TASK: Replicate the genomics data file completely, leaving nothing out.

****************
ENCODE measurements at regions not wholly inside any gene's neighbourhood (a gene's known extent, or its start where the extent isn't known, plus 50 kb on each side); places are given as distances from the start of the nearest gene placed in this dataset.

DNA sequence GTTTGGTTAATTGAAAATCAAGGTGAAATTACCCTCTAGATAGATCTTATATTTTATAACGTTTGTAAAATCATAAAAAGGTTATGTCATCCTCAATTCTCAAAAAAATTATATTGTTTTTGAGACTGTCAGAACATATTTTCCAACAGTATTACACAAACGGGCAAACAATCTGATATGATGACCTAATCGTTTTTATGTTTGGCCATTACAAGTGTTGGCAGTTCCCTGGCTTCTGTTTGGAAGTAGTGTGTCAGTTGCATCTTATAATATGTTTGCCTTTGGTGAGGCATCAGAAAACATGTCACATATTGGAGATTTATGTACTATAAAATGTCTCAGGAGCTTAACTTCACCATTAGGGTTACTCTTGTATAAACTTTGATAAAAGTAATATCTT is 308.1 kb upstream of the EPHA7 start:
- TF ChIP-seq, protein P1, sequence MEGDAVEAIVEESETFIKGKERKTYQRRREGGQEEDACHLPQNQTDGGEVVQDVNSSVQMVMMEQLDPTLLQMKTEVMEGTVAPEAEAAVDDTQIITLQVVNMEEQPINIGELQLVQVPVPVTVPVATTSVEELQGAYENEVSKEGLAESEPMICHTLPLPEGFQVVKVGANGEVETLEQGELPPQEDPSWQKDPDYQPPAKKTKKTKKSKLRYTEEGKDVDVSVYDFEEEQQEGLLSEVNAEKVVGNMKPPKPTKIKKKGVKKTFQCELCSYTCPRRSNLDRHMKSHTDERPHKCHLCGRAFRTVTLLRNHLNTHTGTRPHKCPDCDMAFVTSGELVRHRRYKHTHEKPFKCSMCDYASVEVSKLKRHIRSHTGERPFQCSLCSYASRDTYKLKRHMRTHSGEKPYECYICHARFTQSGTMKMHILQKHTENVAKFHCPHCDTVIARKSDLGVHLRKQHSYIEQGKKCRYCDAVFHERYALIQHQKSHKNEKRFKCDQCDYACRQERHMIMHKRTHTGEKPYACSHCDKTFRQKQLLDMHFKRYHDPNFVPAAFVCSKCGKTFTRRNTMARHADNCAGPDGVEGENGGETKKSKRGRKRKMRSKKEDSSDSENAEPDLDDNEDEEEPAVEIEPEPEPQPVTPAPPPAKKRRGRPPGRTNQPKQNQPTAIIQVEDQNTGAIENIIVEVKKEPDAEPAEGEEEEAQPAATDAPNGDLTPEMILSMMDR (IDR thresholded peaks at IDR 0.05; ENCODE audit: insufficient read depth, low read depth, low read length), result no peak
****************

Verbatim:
ENCODE measurements at regions not wholly inside any gene's neighbourhood (a gene's known extent, or its start where the extent isn't known, plus 50 kb on each side); places are given as distances from the start of the nearest gene placed in this dataset.

DNA sequence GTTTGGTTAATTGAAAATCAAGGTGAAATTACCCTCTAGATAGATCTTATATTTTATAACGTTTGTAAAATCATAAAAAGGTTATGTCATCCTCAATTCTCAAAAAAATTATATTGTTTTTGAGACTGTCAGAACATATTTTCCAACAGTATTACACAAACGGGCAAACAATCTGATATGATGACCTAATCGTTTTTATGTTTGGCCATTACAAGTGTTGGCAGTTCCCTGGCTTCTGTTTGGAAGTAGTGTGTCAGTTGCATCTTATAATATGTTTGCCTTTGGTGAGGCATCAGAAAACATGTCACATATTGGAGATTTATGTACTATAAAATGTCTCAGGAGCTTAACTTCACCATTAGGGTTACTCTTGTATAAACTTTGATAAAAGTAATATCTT is 308.1 kb upstream of the EPHA7 start:
- TF ChIP-seq, protein P1, sequence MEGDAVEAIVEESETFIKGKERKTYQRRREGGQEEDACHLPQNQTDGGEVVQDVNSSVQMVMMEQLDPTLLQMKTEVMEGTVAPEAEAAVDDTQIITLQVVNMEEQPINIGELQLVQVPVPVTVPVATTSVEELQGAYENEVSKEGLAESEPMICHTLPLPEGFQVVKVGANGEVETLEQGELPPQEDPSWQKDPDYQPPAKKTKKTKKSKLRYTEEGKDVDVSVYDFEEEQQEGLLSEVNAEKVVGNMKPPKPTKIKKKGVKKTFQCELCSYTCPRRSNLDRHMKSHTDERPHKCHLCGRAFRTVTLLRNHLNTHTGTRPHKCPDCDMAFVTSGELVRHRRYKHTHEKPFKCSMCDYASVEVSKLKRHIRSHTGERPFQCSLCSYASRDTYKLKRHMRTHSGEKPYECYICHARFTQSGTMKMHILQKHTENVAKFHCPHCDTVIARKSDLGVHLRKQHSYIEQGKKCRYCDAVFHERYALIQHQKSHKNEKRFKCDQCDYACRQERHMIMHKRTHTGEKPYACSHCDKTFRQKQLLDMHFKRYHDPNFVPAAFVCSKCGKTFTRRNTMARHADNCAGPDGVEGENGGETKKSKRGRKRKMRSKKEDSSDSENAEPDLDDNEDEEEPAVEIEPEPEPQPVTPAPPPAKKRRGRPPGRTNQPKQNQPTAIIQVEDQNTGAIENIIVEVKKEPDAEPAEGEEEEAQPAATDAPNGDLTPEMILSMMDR (IDR thresholded peaks at IDR 0.05; ENCODE audit: insufficient read depth, low read depth, low read length), result no peak